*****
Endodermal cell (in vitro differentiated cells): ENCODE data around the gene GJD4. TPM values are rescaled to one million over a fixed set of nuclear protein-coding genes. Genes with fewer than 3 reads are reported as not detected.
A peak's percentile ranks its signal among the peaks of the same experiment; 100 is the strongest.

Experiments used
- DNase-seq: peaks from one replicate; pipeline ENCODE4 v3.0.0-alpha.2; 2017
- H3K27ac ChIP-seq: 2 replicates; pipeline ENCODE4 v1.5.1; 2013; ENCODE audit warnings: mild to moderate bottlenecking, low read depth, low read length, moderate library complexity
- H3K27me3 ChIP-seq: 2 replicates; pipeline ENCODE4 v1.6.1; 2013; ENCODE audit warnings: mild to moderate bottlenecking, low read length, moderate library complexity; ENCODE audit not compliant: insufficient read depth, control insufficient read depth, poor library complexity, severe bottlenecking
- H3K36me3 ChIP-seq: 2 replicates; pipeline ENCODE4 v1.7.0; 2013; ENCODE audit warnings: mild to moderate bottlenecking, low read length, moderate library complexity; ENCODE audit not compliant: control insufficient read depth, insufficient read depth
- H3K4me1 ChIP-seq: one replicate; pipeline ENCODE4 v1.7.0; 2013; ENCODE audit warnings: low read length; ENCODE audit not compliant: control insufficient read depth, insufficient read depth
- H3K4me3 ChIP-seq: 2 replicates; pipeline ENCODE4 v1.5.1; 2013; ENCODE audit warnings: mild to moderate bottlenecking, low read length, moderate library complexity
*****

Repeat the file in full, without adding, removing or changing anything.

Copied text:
Endodermal cell (in vitro differentiated cells): ENCODE data around the gene GJD4. TPM values are rescaled to one million over a fixed set of nuclear protein-coding genes. Genes with fewer than 3 reads are reported as not detected.
A peak's percentile ranks its signal among the peaks of the same experiment; 100 is the strongest.

Experiments used
- DNase-seq: peaks from one replicate; pipeline ENCODE4 v3.0.0-alpha.2; 2017
- H3K27ac ChIP-seq: 2 replicates; pipeline ENCODE4 v1.5.1; 2013; ENCODE audit warnings: mild to moderate bottlenecking, low read depth, low read length, moderate library complexity
- H3K27me3 ChIP-seq: 2 replicates; pipeline ENCODE4 v1.6.1; 2013; ENCODE audit warnings: mild to moderate bottlenecking, low read length, moderate library complexity; ENCODE audit not compliant: insufficient read depth, control insufficient read depth, poor library complexity, severe bottlenecking
- H3K36me3 ChIP-seq: 2 replicates; pipeline ENCODE4 v1.7.0; 2013; ENCODE audit warnings: mild to moderate bottlenecking, low read length, moderate library complexity; ENCODE audit not compliant: control insufficient read depth, insufficient read depth
- H3K4me1 ChIP-seq: one replicate; pipeline ENCODE4 v1.7.0; 2013; ENCODE audit warnings: low read length; ENCODE audit not compliant: control insufficient read depth, insufficient read depth
- H3K4me3 ChIP-seq: 2 replicates; pipeline ENCODE4 v1.5.1; 2013; ENCODE audit warnings: mild to moderate bottlenecking, low read length, moderate library complexity